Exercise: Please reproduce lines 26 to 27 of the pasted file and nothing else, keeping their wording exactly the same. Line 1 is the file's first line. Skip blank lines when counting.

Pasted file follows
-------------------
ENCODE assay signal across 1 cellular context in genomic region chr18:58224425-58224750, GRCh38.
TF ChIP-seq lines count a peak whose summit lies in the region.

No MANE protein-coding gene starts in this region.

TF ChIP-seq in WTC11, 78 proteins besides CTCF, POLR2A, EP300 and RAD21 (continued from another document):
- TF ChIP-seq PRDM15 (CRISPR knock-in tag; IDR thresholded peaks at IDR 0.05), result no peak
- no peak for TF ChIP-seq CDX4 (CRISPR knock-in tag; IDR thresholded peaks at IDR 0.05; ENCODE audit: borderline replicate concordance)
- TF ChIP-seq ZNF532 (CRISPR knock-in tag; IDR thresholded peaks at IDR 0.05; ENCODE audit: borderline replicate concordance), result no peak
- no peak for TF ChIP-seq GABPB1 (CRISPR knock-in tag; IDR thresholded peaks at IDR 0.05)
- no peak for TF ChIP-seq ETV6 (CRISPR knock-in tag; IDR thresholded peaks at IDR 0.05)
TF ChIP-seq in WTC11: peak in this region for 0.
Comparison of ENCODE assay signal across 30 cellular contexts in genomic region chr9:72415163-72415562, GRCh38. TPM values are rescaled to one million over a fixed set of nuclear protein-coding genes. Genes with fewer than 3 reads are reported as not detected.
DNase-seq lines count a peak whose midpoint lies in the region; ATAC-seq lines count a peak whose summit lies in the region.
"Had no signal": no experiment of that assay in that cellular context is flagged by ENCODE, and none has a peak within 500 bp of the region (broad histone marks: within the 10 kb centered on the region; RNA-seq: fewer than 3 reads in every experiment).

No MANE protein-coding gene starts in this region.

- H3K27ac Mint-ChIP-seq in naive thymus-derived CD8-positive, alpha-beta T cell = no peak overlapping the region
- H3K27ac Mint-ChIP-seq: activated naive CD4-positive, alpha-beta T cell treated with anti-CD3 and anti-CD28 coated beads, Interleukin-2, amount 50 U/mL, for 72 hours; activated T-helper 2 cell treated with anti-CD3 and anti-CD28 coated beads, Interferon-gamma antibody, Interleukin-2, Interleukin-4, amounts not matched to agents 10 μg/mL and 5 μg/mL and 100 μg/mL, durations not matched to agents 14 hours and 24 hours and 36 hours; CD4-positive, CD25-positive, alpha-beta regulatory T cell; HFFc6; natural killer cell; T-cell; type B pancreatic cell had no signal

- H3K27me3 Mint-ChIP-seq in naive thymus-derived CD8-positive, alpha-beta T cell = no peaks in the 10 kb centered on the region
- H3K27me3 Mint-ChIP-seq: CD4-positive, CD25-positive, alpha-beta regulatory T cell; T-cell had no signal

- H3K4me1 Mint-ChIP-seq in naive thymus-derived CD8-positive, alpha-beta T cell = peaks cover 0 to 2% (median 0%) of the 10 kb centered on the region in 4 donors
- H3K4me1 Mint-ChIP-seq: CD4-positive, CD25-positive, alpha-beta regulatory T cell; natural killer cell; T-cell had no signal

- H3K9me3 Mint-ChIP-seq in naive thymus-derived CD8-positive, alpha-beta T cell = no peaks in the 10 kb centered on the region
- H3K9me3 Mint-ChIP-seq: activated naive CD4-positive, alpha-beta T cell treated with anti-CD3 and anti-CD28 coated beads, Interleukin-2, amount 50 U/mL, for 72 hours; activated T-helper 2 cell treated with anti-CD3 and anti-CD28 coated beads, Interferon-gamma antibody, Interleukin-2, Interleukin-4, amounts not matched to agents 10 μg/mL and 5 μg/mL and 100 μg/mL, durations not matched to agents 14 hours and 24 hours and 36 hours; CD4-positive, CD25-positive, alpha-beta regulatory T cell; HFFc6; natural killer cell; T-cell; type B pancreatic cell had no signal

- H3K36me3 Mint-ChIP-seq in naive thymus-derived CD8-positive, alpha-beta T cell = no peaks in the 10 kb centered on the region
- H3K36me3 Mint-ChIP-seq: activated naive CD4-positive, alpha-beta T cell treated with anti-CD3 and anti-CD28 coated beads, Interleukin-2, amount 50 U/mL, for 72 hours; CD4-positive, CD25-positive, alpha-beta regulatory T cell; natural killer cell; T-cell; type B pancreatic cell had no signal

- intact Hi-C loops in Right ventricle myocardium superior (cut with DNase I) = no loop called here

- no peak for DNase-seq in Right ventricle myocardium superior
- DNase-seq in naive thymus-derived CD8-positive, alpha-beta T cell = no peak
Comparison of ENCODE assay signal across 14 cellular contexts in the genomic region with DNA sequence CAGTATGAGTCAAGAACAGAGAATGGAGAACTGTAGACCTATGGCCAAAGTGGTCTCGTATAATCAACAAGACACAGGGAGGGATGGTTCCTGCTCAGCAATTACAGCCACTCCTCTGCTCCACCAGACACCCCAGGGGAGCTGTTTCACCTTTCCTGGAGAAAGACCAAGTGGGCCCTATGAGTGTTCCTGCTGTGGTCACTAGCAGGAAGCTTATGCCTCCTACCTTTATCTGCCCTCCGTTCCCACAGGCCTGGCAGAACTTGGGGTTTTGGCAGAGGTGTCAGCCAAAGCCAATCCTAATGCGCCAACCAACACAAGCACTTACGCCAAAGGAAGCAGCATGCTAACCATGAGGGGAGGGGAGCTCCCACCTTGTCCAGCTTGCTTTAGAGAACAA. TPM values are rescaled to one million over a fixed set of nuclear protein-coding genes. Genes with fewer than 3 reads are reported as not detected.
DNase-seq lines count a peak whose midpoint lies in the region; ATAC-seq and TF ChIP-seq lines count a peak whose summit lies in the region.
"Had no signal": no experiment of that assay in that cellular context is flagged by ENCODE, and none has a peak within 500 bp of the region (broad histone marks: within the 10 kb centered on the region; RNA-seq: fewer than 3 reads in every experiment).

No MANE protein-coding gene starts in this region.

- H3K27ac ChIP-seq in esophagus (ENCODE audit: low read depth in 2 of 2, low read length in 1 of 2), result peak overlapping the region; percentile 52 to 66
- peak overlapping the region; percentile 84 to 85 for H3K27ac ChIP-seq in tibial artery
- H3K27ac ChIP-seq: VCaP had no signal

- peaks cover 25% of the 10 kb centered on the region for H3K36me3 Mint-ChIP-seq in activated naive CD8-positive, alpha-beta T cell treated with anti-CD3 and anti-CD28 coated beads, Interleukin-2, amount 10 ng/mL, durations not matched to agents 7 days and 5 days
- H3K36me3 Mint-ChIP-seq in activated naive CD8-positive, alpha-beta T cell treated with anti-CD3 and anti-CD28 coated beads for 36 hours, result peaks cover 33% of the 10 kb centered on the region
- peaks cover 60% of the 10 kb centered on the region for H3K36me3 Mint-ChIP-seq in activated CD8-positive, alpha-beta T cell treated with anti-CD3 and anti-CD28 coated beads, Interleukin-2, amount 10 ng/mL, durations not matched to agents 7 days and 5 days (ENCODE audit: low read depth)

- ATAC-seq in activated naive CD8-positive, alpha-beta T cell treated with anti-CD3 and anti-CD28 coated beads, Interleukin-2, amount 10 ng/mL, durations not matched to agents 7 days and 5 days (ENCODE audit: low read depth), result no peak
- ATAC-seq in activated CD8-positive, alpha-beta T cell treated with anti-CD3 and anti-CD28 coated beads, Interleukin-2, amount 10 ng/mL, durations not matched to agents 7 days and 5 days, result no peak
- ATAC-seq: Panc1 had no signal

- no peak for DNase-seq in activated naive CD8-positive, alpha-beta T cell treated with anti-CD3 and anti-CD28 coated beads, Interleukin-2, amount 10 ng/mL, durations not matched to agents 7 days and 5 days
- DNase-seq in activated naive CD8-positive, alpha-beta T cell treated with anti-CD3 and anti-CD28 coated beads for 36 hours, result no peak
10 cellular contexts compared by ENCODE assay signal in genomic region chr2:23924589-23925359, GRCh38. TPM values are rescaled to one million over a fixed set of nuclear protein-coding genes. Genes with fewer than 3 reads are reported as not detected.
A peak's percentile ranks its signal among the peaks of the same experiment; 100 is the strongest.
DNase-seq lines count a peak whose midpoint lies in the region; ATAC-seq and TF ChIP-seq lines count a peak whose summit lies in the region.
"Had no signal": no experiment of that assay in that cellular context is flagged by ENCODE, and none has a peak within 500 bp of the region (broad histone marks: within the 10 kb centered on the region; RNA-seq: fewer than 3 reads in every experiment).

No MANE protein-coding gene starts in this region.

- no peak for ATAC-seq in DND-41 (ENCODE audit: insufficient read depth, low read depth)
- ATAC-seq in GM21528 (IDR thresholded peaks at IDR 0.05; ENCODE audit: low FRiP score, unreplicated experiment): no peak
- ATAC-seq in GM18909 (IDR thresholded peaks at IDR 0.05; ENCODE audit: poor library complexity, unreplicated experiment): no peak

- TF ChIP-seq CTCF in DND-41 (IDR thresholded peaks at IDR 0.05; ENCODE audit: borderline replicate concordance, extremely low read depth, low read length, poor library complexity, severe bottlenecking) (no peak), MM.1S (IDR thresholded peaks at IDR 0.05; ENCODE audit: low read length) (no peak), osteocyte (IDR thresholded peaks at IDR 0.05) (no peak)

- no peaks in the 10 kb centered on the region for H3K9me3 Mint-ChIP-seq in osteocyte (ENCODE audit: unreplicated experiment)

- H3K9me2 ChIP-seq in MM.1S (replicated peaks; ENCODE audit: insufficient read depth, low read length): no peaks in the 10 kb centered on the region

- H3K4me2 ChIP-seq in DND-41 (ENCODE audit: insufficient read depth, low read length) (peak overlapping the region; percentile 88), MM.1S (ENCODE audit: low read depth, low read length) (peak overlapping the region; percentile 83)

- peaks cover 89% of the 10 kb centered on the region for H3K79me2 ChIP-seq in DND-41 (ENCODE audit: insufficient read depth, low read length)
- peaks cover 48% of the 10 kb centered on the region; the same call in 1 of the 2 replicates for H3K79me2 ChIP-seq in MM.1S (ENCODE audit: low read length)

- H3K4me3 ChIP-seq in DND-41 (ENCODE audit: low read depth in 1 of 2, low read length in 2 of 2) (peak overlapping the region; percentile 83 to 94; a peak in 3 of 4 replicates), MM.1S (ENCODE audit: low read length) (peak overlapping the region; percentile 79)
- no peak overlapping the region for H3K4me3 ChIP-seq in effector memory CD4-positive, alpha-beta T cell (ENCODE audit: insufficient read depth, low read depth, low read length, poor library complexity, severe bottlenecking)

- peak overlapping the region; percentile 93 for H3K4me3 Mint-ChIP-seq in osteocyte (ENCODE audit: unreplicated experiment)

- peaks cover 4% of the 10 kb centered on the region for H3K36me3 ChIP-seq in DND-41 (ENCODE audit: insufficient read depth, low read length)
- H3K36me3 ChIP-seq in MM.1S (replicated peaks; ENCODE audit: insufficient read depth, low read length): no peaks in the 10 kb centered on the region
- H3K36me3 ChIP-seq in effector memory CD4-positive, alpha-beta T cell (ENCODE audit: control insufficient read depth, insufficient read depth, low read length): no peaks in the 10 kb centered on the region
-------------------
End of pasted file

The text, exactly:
- no peak for DNase-seq in Right ventricle myocardium superior
- DNase-seq in naive thymus-derived CD8-positive, alpha-beta T cell = no peak